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In 1993, the Hubble Space Telescope first observed the Orion Nebula.
Since then, the nebula has been a frequent target for HST studies.
The star appears fuzzy to sharp-eyed observers, and the nebulosity is obvious through binoculars or a small telescope.
Protoplanetary disks have been observed around most of the newly formed stars in the nebula, and the destructive effects of high levels of ultraviolet energy from the most massive stars have been studied.
In 1902, Vogel and Eberhard discovered differing velocities within the nebula and by 1914 astronomers at Marseilles had used the interferometer to detect rotation and irregular motions.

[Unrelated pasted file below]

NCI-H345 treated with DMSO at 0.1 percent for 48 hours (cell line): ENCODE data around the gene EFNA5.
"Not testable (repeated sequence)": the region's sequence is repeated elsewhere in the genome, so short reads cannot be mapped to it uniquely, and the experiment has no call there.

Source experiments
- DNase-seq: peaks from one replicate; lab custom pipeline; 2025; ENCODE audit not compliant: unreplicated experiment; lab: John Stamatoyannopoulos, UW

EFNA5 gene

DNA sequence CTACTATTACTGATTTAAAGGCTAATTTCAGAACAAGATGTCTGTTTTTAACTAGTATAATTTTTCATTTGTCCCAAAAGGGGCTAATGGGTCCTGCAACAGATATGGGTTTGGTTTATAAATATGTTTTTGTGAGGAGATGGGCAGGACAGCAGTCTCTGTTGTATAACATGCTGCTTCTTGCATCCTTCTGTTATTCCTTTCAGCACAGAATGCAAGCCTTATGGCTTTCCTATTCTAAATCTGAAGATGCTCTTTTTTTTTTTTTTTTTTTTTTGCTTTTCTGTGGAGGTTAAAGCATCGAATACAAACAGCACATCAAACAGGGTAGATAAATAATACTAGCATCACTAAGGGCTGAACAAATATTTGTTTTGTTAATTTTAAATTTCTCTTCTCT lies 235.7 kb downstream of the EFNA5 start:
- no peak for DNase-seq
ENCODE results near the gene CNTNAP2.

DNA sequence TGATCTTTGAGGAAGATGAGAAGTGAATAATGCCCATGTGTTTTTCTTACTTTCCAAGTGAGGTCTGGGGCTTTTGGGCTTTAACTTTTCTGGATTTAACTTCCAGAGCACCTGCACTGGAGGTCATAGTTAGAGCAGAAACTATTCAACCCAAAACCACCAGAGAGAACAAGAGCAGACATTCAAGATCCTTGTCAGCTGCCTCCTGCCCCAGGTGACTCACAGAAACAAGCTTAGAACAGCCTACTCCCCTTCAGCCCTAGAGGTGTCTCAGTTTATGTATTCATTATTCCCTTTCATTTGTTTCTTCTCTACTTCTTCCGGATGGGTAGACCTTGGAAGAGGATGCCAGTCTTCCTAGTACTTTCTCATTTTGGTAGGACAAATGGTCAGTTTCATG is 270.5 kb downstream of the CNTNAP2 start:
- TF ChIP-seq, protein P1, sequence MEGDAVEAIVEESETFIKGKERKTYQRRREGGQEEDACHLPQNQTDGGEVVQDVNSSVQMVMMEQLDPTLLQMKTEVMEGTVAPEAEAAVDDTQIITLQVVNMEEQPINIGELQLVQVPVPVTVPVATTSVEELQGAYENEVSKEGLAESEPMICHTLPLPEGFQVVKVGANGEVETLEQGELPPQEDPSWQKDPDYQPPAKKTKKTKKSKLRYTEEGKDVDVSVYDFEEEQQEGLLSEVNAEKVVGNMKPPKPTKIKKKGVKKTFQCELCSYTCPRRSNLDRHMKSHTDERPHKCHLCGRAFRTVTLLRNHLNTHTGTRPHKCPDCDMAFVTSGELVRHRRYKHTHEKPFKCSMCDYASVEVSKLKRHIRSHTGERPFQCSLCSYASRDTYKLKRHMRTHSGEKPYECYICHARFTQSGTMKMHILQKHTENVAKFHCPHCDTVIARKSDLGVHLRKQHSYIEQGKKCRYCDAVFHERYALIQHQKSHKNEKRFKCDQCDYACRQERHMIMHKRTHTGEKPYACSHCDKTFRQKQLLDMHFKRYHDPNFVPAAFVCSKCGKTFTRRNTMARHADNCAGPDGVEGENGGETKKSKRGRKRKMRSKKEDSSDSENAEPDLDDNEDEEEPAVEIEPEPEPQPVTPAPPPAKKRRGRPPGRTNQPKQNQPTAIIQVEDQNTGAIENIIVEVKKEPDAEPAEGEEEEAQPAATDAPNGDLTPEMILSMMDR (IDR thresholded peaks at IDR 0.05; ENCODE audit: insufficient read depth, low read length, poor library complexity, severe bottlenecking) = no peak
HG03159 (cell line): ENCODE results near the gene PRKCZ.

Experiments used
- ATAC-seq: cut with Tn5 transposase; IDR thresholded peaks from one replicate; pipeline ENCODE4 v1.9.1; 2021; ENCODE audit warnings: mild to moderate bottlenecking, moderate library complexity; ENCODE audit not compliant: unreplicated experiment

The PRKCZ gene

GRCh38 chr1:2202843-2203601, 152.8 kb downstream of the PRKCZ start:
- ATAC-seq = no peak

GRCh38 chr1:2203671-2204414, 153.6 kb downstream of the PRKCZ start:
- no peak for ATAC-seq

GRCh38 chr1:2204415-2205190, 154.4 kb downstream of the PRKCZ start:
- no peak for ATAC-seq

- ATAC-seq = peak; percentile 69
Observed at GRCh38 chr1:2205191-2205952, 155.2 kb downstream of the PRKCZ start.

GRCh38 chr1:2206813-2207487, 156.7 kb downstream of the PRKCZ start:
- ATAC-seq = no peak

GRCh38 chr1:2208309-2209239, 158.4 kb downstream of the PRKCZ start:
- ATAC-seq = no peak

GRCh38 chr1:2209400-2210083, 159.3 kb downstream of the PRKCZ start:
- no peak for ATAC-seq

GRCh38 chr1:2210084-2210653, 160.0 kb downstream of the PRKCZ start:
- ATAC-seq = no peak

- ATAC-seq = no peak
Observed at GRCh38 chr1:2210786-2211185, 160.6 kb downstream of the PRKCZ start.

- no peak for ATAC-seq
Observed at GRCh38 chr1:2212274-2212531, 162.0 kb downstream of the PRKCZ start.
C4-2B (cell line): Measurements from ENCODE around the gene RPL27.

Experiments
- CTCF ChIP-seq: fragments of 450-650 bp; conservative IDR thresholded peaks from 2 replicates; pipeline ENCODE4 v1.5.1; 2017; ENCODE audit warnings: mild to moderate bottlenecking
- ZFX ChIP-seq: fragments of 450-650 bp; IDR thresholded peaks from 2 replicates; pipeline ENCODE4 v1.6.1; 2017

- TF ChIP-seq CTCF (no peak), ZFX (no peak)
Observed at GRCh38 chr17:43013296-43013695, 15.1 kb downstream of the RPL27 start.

Campbell and Moore confirmed these results using the spectrograph, demonstrating turbulence within the nebula. Trumpler noted that the fainter stars near the Trapezium formed a cluster, and he was the first to name them the Trapezium cluster.
Messier published the first edition of his catalog of deep sky objects in 1774 (completed in 1771).
On September 30, 1880 Henry Draper used the new dry plate photographic process with an 11-inch (28 cm) refracting telescope to make a 51-minute exposure of the Orion Nebula, the first instance of astrophotography of a nebula in history.